The Convener

Forgive this brain for needing a wee bit more information on the £6 billion. I assume that, over the financial years until 2021, the figure will go from something like £4 billion to £5 billion to £6 billion—it will not be those exact numbers—and then, after 2021, it might go up or down from £6 billion.

Paul Johnson

The figure is always against a counterfactual, and I suppose that one issue is whether it is reasonable to think that there is a counterfactual in which net immigration remains at the high level that it has been at in the past. If the counterfactual is that we have net immigration of 300,000 a year ad infinitum, it might be reasonable to ask whether that is sensible and whether the figure would have to have tailed off in any case.

Maree Todd (Highlands and Islands) (SNP)

I know that there is a general challenge on the public purse because of inflation, but is there a specific challenge because of the sterling crash? Anecdotally, I am told that, when the national health service buys a magnetic resonance imaging scanner, it often does so in a different currency. Is what is happening with sterling having a specific impact on public spending?

Paul Johnson

I am afraid that I do not know the details of NHS spending in that sense. However, if you are buying big things from foreign providers—I think that the Ministry of Defence does quite a lot of that—the currency will have a big impact on the prices that you pay. I suspect that the biggest impact is on public sector workers. A 1 per cent cap might be manageable if inflation was at 1 or 2 per cent but, if inflation was at 3 or 4 per cent because of the devaluation, that would be harder to manage. We spend £180 billion a year on public sector pay, so an extra 1 or 2 per cent on that probably dwarfs any of the other impacts.

The Convener

Given that we are on external factors and single market issues, we will come to Ash Denham next. Because Paul Johnson has introduced the public sector pay issue, we will come to Neil Bibby after that.

Ash Denham (Edinburgh Eastern) (SNP)

I saw your tweet on Twitter—I will read it out to you. You said that you were

“stunned both main parties support leaving the single market. This guarantees to make living standards worse”.

Will you expand on that?

Paul Johnson

I am sure that I did not tweet the word “stunned”.

Ash Denham

You did.

The Convener

Unless you have a parody account somewhere.

Paul Johnson

It is clear that leaving the single market will reduce living standards relative to a world in which we stay in the single market. In a sense, that is a simple proposition. The European Union is by far our biggest, closest and richest trading partner. We do about half our trade with it and, if we make that trade more expensive, that will on average make us worse off.

The single market is particularly important for the service industries, because it is through the single market that they have pretty free access to the rest of the EU. Very few free-trade agreements, if any, provide anything like the kind of integration that the single market gives for service industries. The customs union is more crucial for manufacturing, where border checks and non-tariff barriers create the biggest issue. Making that trade more difficult will make us worse off.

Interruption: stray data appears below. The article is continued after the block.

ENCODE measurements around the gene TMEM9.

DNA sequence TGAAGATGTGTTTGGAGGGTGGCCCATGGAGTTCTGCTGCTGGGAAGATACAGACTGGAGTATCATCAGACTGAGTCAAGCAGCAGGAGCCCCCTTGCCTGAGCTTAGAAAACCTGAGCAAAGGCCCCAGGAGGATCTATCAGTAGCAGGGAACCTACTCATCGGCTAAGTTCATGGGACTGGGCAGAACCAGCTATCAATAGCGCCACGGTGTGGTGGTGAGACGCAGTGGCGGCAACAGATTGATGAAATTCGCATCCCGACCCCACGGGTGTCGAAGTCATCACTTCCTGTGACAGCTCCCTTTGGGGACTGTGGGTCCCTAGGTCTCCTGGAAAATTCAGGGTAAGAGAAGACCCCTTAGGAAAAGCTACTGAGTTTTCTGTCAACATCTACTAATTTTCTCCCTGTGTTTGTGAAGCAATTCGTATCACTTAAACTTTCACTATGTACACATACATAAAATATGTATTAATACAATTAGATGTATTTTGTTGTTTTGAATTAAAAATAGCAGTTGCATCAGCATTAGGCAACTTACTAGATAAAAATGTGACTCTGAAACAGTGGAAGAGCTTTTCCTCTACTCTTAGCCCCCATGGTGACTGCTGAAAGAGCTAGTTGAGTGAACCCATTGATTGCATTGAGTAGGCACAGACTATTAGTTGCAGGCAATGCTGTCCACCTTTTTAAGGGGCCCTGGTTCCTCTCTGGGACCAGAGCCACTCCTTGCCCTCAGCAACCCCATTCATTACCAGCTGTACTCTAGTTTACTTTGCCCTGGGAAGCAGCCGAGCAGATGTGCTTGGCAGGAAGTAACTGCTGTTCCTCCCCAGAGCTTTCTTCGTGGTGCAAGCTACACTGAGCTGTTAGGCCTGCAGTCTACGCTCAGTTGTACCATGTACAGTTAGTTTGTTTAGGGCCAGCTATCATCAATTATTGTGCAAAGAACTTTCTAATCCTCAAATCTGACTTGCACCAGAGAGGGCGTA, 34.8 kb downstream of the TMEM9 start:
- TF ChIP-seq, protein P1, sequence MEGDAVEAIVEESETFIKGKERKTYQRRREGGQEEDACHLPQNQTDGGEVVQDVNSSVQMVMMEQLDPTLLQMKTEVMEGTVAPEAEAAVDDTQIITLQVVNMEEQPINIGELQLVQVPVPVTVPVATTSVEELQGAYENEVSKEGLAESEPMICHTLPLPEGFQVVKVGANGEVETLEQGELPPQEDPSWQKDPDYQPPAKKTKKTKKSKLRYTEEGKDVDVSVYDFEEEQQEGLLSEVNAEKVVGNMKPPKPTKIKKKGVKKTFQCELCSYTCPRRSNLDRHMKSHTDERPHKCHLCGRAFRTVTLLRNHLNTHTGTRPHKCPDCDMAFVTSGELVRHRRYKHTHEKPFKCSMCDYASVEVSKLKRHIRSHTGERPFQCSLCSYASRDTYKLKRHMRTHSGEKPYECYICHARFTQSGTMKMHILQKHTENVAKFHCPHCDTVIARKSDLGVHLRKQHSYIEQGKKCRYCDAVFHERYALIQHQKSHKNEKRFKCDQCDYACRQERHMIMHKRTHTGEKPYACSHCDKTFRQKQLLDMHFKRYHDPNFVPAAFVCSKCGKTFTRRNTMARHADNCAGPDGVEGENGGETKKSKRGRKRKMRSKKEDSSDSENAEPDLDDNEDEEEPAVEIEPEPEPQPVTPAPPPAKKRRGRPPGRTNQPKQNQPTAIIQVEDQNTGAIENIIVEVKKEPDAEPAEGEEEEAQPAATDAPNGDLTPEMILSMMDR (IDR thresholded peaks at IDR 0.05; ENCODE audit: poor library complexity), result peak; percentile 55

The depreciation in sterling was partly about an expectation that the situation would become more difficult and that UK goods and services abroad would become more expensive. My guess is that, if we end up with a bad trade deal, sterling will go down again, partly in compensation for that expectation. As we know, the first impact of that is an increase in prices, which makes us worse off.

Ash Denham

What impact would leaving the single market and, possibly, the customs union, have on the UK’s public finances? What would be the knock-on effect on Scotland?

10:00  

Paul Johnson

The OBR has made some fairly modest assumptions about the impact of leaving the EU on the economy and, therefore, on the public finances. The suggestion is that it would make a difference of something like £20 billion to the public finances in the early 2020s.

Ash Denham

Is that for the UK or for Scotland?

Paul Johnson

The UK.

I will take this in three chunks. The first issue is that, in the public finances, we spend about £15 billion a year on EU membership—that is the gross figure; it is about £8 billion net. The difference with regard to the £8 billion net that we spend has not been allocated in the public finance numbers, which means that, relative to the current baseline, there is an extra £8 billion to spend. However, the OBR numbers suggest an overall loss to the public finances because of lower growth. Relative to the status quo ante, there is something like minus £8 billion to spend—I am afraid that I do not remember the precise numbers.

The second issue is the so-called divorce settlement. I do not know what number that will involve, but it sounds as if it will be somewhere between £20 billion and £50 billion. That will be a big number, but one should think of it as a one-off number, which will increase the debt but not increase the deficit each year. In that sense, it is a much smaller number than £10 billion a year, which will accumulate to an awful lot over a long period.